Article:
In UW loss, Pondexter shows what he can do
Quincy Pondexter has been waiting to exhale. Waiting for something really good to happen to him. He's needed a game like this in a place...
Seattle Times staff columnist
NEW YORK — Quincy Pondexter has been waiting to exhale. Waiting for something really good to happen to him.
He's needed a game like this in a place like this for a long time, needed this to relieve all of the built-up pressure he's been carrying around since January.
He's been looking for this, a night, just one night, when everything came together and the game felt easy again.
"I was playing my game tonight," he said. "Playing up to what I'm capable of. Tonight I felt like I started playing like myself again."
When you've been touted as loud and long as Pondexter has, the unfulfilled expectations begin gnawing at you. If you don't play like a superstar from the first game of your freshman year, the cackle of the skeptics can ring like church bells in your ear.
In Washington's 91-85 loss to Syracuse on Friday in the NIT consolation game, Pondexter had his best game since January against Arizona — 20 points, 13 rebounds and three assists.
"He had a great game tonight," Huskies coach Lorenzo Romar said.
Pondexter played the way he played in those days when he was ballyhooed on blogs from one coast to the other.
He needed a game this good inside Madison Square Garden, to remind himself that now, early in his sophomore year, he still is one of the West's most promising prospects. He is that player who was so good in high school that Connecticut, Memphis and most of the Pac-10 fought over him.
Against Syracuse he saw the future. He needed this game. And the Huskies needed this game from him.
"I have a lot of pressure, and I found myself caring too much about the pressure," Pondexter said after Friday's loss dropped Washington to 3-2. "Now I'm trying to relieve that, and I think I'm back to playing the way I can."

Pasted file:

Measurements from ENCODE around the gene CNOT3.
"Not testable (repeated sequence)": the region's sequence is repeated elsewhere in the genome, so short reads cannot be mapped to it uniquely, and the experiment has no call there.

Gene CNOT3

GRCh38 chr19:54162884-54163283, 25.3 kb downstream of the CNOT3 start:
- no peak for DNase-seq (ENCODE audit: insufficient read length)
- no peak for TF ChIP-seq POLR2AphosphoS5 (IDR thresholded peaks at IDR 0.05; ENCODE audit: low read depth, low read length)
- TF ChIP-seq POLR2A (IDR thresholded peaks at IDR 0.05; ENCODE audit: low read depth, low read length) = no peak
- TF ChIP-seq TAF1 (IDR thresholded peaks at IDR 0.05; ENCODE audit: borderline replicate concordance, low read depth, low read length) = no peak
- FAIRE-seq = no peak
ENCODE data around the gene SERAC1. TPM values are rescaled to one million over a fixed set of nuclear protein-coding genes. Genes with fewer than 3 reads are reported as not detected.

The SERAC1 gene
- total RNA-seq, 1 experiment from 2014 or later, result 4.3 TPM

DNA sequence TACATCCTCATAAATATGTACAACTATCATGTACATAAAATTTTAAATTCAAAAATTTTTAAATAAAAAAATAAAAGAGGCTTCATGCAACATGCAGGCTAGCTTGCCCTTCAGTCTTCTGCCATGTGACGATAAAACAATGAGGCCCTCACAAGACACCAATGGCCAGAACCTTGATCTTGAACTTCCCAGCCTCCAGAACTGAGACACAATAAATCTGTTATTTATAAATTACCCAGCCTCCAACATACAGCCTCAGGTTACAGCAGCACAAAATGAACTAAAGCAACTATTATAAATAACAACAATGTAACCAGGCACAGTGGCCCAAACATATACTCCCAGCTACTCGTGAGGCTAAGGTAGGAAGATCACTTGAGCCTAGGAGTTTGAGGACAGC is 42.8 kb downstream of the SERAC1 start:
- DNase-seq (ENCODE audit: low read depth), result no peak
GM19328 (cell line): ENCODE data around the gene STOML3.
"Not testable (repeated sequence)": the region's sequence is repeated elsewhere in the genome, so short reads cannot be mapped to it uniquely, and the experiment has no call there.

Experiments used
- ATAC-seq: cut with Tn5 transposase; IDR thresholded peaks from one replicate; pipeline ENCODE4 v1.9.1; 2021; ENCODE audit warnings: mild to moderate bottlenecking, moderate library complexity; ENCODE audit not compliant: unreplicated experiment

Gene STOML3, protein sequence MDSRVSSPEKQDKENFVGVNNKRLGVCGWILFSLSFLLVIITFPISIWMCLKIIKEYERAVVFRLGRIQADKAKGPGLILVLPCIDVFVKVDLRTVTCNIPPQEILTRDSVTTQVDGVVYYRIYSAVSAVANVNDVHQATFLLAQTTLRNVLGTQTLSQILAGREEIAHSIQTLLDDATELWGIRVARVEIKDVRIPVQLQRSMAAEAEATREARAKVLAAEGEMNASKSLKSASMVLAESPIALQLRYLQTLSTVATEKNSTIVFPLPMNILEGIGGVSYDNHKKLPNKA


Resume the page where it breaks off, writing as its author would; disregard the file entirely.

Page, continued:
In fairness, Pondexter put a lot of that pressure on himself. Before last season, before he'd played a college game, he never discouraged talk about leaving school early for the NBA.
Even when he was struggling late in the year, scoring in double figures in only four of his final 18 games, he didn't rule out the possibility of testing his worth in the pre-draft workouts.
"Those thoughts were going to be around, whether I said them or not, because of the way I had been playing [in high school and AAU]," said Pondexter, who, because of foul trouble, played only 10 minutes in Washington's loss Wednesday to Texas A&M.
Romar changed the starting lineup for Syracuse, replacing 6-foot-4 Joel Smith with 6-9 freshman center Matthew Bryan-Amaning and moving Pondexter back to small forward.
"Tonight coach showed a little trust in me," Pondexter said. "I'd been deferring to the other people and being a little hesitant. I think I got that out of my system."
In the opening minutes, Pondexter hit the floor and forced a turnover from Syracuse's talented point guard, Jonny Flynn. Then he flicked a wrap-around pass across the lane to Bryan-Amaning, who was fouled at the rim.
Pondexter looked relaxed.
"These days, when you're talented, there are a lot of people putting pressure on you," Romar said. "We play on national television, and if you go out and score four points, your phone's ringing off the hook with people asking, 'What's wrong with you?'
"You start thinking, 'Maybe I should be doing these things.' It can be tough. It can wear on you. You've got to be a strong individual, and you've got to realize what's important in the big picture. Some guys start thinking they've got to have this many shots and this many points and this many minutes, and they crumble under the pressure of all that."
Pondexter was supposed to be great from the beginning. He had the pedigree. His uncle, Cliff, played in the NBA and his father, Roscoe, played professionally overseas for 10 years.
And Pondexter had the buzz.
"It starts in Little League," Romar said. "Quincy has a lot of athleticism and a lot of ability. But at this level, what he has been going through is an adjustment period where he's trying to become a complete basketball player, not just someone who plays when the ball's in his hands.
"It's different for him now. Has it been easy? No, but he's catching on. It's all part of going through the fire. You can't bend steel unless it goes through the fire. You've got to go through the fire and it hurts, but once you do, you can bend it and mold it and shape it the way it needs to be shaped."
Inside Madison Square Garden, Pondexter put together his best game in almost a year. A game that felt like a new beginning.
He got through the fire without getting burned.
Steve Kelley: 206-464-2176 or firstname.lastname@example.org
Attendance: NA. Officials: J.D. Collins, Doug Shows, Brian O'Connell.
Copyright © 2007 The Seattle Times Company
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UPDATE - 9:02 PM
Steve Kelley: What happened to the once-scary Huskies?
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